- PhD, History, University of Maryland - College Park
- MA, History, North Carolina State University at Raleigh
- BA, History, Bob Jones University
- American Social History since 1865 (Hi 460)
- Independent Study in History (Hi 490)
- The West since 1914 (Hi 350)
- United States History since 1865 (Hi 202)
- United States History to 1865 (Hi 201)
Carl Abrams, a BJU graduate (B.A. in history), earned an M.A. in history at North Carolina State University and a Ph.D. in history at the University of Maryland, College Park. In addition to a certificate in French Studies at the Sorbonne in Paris, France, two National Endowment for the Humanities Summer Seminar grants for study at UNC-Chapel Hill and Harvard Divinity School have broadened his training. He recently earned a certificate in online teaching at the University of Wisconsin. His teaching includes courses in modern American and European history, in the classroom and online. He combines his love for history with a desire to train students for service in Christ’s Kingdom.
Abrams has done several interviews with national and international media on religion and culture, including NPR, Wall Street Journal, New York Times, Die Zeit (Germany), German National Public Radio, The Guardian (UK), Canadian Broadcasting Corporation, Religion News Service, C-SPAN, France 24 and several other media. His lecture, “American Culture during the Great Depression” has appeared on C-SPAN3 (2016). He also was a panelist for “Evangelicals and Politics,” hosted by Bob Jones University and televised by C-SPAN3, broadcast in 2016 & 2017.
Author of three books, Abrams focuses on American political and religious history. Grants from the American Council of Learned Societies and the Institute for the Study of American Evangelicals have provided opportunities for research and writing. He has presented papers at professional conferences, including ones at Louisville Seminary and Duke University. He has been included in Who’s Who in America.
Praise for Old-Time Religion Embracing Modernist Culture: American Fundamentalism between the Wars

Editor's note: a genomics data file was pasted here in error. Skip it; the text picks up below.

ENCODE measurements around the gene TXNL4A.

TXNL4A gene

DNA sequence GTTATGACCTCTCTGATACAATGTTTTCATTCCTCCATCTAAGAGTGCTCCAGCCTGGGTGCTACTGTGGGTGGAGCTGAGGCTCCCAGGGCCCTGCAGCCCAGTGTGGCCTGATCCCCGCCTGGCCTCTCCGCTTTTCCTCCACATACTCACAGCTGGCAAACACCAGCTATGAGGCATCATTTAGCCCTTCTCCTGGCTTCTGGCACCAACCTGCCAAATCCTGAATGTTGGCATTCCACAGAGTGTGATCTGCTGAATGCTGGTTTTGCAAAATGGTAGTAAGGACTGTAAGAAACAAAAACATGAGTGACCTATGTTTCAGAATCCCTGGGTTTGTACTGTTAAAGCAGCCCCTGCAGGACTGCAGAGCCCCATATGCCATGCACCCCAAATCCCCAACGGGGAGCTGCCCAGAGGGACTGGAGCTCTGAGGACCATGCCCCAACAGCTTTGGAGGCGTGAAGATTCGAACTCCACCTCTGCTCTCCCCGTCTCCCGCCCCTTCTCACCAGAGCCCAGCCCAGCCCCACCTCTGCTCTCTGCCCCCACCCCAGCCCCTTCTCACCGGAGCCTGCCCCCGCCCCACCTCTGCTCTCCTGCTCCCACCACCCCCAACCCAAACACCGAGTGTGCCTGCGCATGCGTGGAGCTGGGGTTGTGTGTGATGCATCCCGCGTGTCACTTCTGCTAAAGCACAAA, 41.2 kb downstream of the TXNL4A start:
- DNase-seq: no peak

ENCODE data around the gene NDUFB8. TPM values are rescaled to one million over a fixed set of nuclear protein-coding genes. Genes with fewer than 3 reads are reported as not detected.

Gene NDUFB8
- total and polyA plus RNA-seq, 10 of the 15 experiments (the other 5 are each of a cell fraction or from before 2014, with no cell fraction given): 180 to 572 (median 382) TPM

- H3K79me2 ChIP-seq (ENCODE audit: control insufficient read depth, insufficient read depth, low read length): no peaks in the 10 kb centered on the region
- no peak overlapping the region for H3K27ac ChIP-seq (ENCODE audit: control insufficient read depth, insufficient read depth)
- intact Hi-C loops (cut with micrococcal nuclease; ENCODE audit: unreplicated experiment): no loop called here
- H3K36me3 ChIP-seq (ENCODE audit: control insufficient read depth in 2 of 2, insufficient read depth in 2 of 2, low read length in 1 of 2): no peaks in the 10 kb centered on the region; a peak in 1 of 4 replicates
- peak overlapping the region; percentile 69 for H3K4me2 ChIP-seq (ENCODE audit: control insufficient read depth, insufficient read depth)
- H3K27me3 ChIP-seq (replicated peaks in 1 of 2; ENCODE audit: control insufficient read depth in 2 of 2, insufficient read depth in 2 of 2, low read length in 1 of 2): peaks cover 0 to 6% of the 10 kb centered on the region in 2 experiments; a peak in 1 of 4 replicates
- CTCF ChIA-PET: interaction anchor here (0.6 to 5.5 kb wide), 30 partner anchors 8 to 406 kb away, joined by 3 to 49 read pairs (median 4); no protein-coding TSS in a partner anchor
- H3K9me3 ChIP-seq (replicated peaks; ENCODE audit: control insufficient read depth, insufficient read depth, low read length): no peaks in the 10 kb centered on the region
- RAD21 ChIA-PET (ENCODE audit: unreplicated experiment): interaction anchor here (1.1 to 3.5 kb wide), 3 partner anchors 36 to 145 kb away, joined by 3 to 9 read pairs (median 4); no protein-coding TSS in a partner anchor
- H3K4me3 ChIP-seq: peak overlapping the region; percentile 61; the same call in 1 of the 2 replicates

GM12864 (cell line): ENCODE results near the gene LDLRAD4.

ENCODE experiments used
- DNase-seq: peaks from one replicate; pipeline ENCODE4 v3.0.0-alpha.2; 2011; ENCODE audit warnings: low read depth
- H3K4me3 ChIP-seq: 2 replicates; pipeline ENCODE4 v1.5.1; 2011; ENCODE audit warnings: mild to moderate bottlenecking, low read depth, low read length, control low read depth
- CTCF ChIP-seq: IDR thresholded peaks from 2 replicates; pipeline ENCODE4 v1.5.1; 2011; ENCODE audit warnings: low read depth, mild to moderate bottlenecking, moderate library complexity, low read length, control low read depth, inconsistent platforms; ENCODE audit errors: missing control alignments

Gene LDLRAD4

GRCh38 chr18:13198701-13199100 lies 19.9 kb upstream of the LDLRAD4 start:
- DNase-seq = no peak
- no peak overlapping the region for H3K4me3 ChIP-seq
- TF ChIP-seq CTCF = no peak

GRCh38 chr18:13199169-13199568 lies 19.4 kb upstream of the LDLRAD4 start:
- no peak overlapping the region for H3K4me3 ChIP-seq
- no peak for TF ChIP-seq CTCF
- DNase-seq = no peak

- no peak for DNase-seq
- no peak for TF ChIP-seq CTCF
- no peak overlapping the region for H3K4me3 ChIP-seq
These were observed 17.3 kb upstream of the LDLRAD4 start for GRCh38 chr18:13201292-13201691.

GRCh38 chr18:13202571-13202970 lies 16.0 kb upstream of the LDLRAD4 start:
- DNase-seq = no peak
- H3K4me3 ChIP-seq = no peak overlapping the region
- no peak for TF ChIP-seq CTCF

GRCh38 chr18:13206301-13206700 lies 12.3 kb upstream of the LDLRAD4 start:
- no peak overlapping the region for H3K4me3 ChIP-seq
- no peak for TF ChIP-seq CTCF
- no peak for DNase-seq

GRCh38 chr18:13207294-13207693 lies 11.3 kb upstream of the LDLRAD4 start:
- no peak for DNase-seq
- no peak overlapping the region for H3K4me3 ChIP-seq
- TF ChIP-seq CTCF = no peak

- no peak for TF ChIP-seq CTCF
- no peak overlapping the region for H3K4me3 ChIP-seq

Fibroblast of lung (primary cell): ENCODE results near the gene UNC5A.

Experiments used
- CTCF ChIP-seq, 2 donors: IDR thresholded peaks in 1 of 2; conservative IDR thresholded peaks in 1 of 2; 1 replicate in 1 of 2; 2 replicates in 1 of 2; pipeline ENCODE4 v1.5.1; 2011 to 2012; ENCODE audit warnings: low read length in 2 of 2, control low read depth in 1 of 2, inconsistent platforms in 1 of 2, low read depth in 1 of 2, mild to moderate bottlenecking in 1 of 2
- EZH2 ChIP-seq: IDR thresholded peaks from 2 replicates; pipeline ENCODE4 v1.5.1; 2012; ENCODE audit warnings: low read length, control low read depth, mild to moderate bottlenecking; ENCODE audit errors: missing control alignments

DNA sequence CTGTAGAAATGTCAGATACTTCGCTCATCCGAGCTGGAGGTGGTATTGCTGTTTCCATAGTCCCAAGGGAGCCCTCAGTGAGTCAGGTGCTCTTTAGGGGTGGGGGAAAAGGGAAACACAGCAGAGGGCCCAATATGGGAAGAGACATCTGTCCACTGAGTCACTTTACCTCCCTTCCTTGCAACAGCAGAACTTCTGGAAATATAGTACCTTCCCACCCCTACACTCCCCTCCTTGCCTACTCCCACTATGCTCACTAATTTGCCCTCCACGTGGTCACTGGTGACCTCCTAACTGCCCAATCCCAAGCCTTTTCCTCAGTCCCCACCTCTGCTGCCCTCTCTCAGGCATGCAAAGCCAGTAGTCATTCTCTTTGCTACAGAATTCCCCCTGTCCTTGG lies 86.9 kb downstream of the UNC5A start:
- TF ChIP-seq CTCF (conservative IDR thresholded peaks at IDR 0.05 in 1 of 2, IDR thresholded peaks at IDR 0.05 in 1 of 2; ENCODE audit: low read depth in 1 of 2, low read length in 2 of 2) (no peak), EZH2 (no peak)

"Douglas Carl Abrams’ thought-provoking book offers a timely, critical reassessmentof Protestant fundamentalism’s founding generation and its attempts to engage,wrestle with, and adapt to—not merely flee from or oppose—the most importantprogressions of the day. With a judicious and accessible style, and a clear command of the archives and the latest scholarship, Abrams ably shows how this purportedly anti-intellectual class came to acknowledge the requisites of the modern American mind."
University of Notre Dame
“Abrams has provided us with a much-needed corrective to narratives that present theearly fundamentalist movement as isolated from mainstream cultural conversations. . . .Dispassionate, scholarly, and brimming with insights and new discoveries, thisbook is an unusually valuable addition to the corpus on the history of religion in thetwentieth-century United States.”
--Markku Ruotsila, author of Fighting Fundamentalist:Carl McIntire and the Politicization of American Fundamentalism
Members of Faith Free Presbyterian Church, he and his wife led nine summer mission teams to Africa. Abrams serves on the board of the Independent Board for Presbyterian Foreign Missions and is a volunteer for a local nonprofit agency. In addition to hiking, reading, listening to classical music and watching classic films, Abrams loves anything French and is an avid college basketball fan.